European Journal of Wood and Wood Products

, Volume 77, Issue 3, pp 421–437 | Cite as

Bending performance of nail-laminated timber constructed of fast-grown plantation eucalypt

  • Mohammad DerikvandEmail author
  • Hui Jiao
  • Nathan Kotlarewski
  • Michael Lee
  • Andrew Chan
  • Gregory Nolan


Australia’s hardwood plantation estate is predominantly comprised of Eucalyptus nitens and Eucalyptus globulus, which are mainly being managed to produce woodchips—a low-value commodity export. There is an increasing interest by the timber industry in developing higher-value structural products from the low-grade timber recovered from these plantation resources. In this experimental study, for the first time, the bending performance of nail-laminated timber (NLT) and NLT-concrete composite (NLTC) floor panels constructed of the low-grade, fibre-managed Eucalyptus nitens and Eucalyptus globulus timber was evaluated. The test panels were constructed with various span lengths and cross-sectional configurations and subjected to vibration and four-point bending tests. The results indicated that the modulus of elasticity of the Eucalyptus nitens NLT panels (11,074.6 MPa) was comparable to that of NLT panels made of Eucalyptus globulus (11,203.2 MPa). The modulus of rupture of the Eucalyptus globulus panels was 13.8% higher than that of the Eucalyptus nitens ones. The bending properties of the NLT panels constructed of the two plantation species were superior to those of some commercially important mass laminated timber products reported in the literature. Under the limit state design loads, all the NLT and NLTC panels were still in the linear-elastic range. The fundamental natural vibration frequency values of the test panels were above the recommended minimum range of 8–10 Hz for residential and office floors. The two plantation timber species therefore demonstrated sufficient short-term bending performances to be used in the construction of higher-value structural floor products.



Bending moment capacity


Cross-laminated timber


Glue-laminated timber


Load-carrying capacity


Limit state design


Ultimate limit state


Serviceability limit state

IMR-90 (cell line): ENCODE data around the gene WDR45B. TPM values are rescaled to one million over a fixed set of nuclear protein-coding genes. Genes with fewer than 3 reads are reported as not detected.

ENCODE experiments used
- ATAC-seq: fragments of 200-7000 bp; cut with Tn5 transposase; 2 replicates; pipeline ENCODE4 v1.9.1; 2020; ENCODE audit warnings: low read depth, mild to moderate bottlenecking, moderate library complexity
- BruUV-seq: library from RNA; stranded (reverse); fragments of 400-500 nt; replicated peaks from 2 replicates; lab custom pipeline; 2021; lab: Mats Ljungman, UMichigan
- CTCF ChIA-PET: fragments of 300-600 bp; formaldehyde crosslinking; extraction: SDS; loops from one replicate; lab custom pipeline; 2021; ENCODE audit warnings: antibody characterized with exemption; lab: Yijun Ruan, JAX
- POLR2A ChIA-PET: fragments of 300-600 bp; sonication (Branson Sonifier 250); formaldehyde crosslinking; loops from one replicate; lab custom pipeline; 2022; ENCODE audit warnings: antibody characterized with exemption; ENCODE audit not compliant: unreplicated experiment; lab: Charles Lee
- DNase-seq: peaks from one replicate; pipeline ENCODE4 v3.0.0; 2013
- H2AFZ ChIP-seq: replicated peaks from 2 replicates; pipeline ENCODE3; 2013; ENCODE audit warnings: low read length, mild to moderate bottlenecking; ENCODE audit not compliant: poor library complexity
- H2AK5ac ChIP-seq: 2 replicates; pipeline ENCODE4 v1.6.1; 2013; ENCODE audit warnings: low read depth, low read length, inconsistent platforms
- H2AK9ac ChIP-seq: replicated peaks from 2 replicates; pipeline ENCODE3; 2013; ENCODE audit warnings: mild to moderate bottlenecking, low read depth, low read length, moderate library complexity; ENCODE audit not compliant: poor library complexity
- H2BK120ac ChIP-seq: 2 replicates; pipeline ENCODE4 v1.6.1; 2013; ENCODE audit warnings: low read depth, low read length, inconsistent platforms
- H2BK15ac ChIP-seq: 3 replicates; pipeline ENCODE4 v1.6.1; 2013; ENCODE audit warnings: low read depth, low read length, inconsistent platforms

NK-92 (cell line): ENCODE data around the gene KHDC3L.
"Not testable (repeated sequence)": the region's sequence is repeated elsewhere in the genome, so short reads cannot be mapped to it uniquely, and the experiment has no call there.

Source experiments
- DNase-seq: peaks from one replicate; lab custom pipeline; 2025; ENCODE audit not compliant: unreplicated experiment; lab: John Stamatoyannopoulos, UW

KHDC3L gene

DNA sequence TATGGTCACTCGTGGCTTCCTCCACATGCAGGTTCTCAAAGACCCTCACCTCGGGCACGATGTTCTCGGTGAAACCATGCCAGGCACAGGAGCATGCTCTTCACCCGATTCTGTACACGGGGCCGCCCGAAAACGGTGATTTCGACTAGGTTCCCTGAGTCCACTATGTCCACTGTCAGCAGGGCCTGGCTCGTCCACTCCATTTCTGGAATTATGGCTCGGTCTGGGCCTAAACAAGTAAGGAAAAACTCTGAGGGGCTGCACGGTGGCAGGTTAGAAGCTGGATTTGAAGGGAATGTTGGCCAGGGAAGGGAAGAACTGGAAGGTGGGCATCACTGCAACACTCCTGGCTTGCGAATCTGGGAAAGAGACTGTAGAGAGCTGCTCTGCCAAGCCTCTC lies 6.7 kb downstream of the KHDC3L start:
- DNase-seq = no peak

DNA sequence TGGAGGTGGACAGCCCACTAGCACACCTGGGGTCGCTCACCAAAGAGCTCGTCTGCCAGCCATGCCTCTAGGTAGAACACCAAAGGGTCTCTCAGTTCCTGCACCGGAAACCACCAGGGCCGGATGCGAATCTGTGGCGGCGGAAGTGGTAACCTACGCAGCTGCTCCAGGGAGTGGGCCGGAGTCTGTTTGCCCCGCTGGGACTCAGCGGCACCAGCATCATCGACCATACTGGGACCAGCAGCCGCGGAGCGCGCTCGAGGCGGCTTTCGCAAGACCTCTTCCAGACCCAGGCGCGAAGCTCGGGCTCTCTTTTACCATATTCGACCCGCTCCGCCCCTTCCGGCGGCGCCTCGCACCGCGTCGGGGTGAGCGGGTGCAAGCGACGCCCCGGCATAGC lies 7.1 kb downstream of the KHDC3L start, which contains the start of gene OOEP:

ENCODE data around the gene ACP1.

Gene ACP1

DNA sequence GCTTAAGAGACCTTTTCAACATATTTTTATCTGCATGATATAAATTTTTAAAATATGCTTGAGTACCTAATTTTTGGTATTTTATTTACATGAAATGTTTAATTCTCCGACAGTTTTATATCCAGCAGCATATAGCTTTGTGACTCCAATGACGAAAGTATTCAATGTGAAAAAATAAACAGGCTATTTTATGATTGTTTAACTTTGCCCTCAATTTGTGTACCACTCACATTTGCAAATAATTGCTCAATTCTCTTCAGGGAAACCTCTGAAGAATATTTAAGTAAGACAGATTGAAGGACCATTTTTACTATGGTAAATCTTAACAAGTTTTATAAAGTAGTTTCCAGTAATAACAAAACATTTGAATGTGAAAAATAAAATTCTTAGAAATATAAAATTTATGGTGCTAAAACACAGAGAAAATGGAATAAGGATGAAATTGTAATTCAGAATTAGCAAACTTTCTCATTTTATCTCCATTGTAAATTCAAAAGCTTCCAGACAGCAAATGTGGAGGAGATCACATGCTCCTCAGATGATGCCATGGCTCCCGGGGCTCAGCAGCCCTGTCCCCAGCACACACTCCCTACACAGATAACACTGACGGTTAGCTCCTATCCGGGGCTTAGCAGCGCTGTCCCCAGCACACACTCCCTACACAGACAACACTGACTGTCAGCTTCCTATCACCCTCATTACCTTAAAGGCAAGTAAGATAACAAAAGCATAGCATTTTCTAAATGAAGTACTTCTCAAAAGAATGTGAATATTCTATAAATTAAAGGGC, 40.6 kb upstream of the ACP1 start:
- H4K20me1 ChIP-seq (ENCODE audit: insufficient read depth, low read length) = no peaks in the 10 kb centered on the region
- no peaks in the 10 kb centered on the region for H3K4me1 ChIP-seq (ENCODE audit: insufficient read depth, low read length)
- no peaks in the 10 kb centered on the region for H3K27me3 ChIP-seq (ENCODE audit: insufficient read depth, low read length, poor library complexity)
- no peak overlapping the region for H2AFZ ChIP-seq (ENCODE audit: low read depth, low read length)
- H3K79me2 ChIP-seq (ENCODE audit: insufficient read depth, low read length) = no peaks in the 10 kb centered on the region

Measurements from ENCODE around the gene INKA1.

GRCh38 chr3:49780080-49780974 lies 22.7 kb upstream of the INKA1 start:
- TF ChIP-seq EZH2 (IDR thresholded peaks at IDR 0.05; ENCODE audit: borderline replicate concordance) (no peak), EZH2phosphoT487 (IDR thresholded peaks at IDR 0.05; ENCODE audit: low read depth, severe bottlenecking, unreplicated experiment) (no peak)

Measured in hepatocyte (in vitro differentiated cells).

Modulus of elasticity


Modulus of rupture


Nail-laminated timber


Nail-laminated timber-concrete


Nail-laminated timber-concrete type one


Nail-laminated timber-concrete type two


Nail-laminated timber-concrete type three

List of symbols


One-third of span length






Weight of panels


Effective stiffness of panels with no composite action


Effective stiffness of panels with full composite action

EIeff, em

Empirical effective flexural stiffness

EIeff, Ser

Empirical effective flexural stiffness at SLS load


Permanent load from the self-weight


Superimposed permanent load


Total permanent load


The second moment of area


Span length


Panel length


Actual bending moment


Design bending moment




Composite efficiency of connections


Maximum applied load


10% of maximum applied load


40% of maximum applied load


Analytical uniformly distributed load at SLS


Experimental imposed load


Experimental uniformly distributed load at SLS


Design imposed load for office buildings


Design imposed load for residential buildings


Specific load-carrying capacity


Combination of permanent and imposed loads


Serviceability deflection limit


Deflection at P1


Deflection at P2


Maximum deflection at Ps



This study was undertaken under the Australian Research Council, Centre for Forest Value, University of Tasmania, TAS, Australia (Grant Reference: IC150100004). The support from Forest and Wood Products Australia Limited (FWPA), Melbourne, VIC, Australia is acknowledged (Grant Number: PNB387-1516). The authors are also grateful of the support from Forico Pty Ltd. in providing the logs and Britton Timbers for the milling of the logs and drying and finishing of the boards.

Compliance with ethical standards

Conflict of interest

The authors declare that they have no conflict of interest.


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Copyright information

© Springer-Verlag GmbH Germany, part of Springer Nature 2019

Authors and Affiliations

  1. 1.Australian Research Council, Centre for Forest ValueUniversity of TasmaniaLauncestonAustralia
  2. 2.School of Engineering, AMC, College of Sciences and EngineeringUniversity of TasmaniaHobartAustralia
  3. 3.Centre for Sustainable Architecture With Wood (CSAW)University of TasmaniaLauncestonAustralia

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